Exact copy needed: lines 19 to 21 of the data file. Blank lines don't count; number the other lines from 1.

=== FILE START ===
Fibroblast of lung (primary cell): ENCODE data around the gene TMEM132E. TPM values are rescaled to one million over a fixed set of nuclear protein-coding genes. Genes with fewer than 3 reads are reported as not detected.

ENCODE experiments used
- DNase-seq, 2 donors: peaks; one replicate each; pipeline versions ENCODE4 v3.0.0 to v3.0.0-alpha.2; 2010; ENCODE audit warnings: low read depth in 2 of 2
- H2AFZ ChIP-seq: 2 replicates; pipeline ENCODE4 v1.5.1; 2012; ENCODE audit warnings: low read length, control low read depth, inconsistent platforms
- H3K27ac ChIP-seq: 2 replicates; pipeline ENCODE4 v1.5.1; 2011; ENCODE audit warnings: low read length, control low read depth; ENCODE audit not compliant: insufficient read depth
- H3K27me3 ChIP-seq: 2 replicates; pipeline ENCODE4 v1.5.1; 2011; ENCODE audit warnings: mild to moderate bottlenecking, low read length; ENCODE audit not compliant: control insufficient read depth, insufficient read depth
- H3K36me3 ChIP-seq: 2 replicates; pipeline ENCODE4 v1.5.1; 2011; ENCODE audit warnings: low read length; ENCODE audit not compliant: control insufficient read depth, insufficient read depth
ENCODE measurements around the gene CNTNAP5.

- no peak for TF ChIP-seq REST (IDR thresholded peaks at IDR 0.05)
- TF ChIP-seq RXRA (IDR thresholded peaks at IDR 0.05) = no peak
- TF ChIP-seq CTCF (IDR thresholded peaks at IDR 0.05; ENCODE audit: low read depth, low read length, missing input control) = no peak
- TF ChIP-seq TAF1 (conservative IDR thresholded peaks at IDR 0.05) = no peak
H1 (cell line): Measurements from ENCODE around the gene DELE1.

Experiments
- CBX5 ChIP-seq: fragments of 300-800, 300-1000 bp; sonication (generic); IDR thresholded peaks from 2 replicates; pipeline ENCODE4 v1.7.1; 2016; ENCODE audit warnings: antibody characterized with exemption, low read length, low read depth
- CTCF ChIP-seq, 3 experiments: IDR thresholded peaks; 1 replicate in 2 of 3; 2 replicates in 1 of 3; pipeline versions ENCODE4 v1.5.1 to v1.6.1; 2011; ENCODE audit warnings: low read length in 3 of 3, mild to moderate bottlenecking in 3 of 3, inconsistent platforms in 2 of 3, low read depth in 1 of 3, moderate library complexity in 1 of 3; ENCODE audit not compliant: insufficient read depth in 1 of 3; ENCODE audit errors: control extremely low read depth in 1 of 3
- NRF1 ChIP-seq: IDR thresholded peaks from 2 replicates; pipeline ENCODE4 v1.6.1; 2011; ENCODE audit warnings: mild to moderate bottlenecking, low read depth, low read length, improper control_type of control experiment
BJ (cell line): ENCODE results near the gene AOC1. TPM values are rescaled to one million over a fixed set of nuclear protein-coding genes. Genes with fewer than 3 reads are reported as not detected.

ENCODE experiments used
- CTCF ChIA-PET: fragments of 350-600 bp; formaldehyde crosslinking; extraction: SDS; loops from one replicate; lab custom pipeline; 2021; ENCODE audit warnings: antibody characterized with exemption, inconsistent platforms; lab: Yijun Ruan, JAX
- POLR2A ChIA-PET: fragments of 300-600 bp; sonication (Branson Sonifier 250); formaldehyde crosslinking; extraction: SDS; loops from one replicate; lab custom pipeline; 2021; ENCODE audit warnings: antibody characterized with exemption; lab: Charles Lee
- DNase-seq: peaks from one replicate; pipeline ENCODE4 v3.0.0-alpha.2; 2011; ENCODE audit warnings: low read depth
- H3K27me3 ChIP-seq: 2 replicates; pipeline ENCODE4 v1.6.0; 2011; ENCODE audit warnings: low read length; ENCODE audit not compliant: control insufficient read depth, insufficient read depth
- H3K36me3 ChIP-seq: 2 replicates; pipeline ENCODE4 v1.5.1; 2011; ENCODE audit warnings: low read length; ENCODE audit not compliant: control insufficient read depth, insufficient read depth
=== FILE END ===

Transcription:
ENCODE experiments used
- CTCF ChIA-PET: fragments of 350-600 bp; formaldehyde crosslinking; extraction: SDS; loops from one replicate; lab custom pipeline; 2021; ENCODE audit warnings: antibody characterized with exemption, inconsistent platforms; lab: Yijun Ruan, JAX
- POLR2A ChIA-PET: fragments of 300-600 bp; sonication (Branson Sonifier 250); formaldehyde crosslinking; extraction: SDS; loops from one replicate; lab custom pipeline; 2021; ENCODE audit warnings: antibody characterized with exemption; lab: Charles Lee